It’s been my experience that happiness is something that’s not to be found, but rather received, appreciated, and enjoyed. The pursuit of happiness can have successes and failures along the way, but whatever happiness I’ve found has been on the journey itself.
Maybe happiness is something we need to slow down and see.
I don’t think happiness is an accomplishment, or getting what (you think) you want. We can be happy about success, but we can also be unhappy about success, or realize that, in some cases, we’re happy we didn’t succeed at something. I don’t think happiness requires us to be successful. Success feels good, but it can also feel bad.
Then is happiness an emotion? This too seems to be misguided. Happiness seems to be something beyond feeling good or bad. We say we feel happy or unhappy, but I think we’re talking about passing emotions. The pursuit of feeling good in order to be happy doesn’t seem to make people truly happy, at least not for long.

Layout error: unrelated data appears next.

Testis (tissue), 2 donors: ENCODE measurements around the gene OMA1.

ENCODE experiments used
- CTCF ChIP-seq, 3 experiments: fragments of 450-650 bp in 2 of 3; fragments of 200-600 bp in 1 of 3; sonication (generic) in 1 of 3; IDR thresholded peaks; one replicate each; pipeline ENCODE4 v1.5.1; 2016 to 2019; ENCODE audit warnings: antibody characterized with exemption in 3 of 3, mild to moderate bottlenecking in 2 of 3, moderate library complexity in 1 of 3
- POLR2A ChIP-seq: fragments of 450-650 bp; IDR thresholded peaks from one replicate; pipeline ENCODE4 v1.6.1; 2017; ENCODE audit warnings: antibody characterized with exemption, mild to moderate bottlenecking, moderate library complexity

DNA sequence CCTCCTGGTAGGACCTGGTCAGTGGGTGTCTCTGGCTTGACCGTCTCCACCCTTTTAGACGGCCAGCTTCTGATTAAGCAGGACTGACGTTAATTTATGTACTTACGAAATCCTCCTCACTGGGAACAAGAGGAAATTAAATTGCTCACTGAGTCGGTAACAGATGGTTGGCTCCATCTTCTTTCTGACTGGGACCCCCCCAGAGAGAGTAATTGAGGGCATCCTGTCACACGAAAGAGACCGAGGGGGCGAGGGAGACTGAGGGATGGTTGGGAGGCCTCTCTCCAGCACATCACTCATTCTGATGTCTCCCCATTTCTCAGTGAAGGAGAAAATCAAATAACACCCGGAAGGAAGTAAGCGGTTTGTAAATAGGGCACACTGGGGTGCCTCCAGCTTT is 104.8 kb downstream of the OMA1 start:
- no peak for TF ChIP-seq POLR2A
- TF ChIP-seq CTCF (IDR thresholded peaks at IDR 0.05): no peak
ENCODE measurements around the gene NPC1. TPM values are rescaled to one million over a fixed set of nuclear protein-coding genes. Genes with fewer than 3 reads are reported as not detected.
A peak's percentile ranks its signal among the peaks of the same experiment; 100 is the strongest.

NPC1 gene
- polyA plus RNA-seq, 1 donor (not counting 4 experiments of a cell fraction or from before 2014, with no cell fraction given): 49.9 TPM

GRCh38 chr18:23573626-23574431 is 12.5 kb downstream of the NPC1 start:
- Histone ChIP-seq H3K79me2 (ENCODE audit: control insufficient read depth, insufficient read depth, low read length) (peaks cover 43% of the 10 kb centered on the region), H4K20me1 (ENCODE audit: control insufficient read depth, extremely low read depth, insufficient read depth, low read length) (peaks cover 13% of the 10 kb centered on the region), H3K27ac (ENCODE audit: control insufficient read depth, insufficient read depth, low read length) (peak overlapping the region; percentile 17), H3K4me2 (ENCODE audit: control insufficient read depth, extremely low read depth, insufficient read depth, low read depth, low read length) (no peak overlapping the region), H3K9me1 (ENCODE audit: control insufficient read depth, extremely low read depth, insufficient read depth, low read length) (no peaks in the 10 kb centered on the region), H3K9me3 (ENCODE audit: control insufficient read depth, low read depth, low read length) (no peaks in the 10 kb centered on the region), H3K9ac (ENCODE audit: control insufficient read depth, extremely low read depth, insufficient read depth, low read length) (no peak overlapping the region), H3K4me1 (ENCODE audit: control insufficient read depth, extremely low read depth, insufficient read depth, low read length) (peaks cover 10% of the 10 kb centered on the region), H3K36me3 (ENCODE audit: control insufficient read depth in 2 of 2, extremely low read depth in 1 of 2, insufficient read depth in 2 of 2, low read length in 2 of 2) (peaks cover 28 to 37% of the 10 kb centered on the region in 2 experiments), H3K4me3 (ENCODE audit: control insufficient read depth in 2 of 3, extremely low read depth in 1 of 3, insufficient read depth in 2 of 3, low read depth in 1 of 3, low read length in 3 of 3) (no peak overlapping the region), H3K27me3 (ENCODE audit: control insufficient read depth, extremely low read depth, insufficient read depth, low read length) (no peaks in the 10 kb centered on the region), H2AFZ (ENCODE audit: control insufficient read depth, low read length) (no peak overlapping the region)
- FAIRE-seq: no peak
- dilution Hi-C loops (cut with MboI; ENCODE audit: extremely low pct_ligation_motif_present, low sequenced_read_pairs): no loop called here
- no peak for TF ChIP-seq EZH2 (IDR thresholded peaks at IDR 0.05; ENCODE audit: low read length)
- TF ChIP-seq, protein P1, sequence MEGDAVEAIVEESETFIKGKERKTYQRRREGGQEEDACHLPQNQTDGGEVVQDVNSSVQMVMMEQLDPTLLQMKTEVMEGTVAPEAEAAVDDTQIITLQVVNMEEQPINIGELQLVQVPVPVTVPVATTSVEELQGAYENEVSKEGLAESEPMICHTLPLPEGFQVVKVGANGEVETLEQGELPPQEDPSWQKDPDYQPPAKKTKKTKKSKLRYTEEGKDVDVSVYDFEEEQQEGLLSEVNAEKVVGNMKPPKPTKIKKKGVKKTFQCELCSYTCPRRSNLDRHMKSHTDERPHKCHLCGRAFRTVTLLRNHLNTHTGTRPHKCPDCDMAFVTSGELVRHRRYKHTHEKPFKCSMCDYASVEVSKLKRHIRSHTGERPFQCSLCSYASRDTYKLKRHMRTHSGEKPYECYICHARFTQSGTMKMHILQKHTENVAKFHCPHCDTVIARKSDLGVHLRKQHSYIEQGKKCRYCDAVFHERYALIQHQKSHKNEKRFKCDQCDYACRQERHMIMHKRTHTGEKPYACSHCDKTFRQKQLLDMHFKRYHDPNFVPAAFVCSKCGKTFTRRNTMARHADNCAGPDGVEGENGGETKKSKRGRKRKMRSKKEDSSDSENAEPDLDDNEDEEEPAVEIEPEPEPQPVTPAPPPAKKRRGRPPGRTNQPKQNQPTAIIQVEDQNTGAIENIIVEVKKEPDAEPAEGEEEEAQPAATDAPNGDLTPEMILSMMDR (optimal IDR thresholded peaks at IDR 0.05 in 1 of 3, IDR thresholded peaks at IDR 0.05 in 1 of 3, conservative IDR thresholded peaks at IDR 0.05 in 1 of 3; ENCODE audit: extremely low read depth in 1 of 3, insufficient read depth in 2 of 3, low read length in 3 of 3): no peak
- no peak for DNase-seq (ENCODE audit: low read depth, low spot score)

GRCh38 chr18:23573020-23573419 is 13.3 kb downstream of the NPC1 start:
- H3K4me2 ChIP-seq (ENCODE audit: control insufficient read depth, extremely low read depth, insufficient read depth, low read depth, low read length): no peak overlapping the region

Is happiness a mood? Are some people just happier or unhappier than others? Again, if we judge happiness by our emotional state, or whether we’re extroverted or introverted, then it does seem like some people are more jovial and peppy than others, but I don’t think mood and temperament equals happiness.
Happiness seems to be quite deep and pervasive, unbounded by time or space, yet easily missed, even as we chase after it. We often notice a lack of happiness, and know it’s important for us to find what (we think) is missing. Seeking the truth may ultimately be the journey to be happy.
image credit: morguefile.com
- Being Happy from the Inside Out (gettingbetterman.wordpress.com)
- Emotional States (tropicaltheartist.wordpress.com)
- The Things Happy People Know (thoughtcatalog.com)
- What is Happiness Really? (spiritspast.com)
- Does Trying to Be Happy Make Us Unhappy? (psychologytoday.com)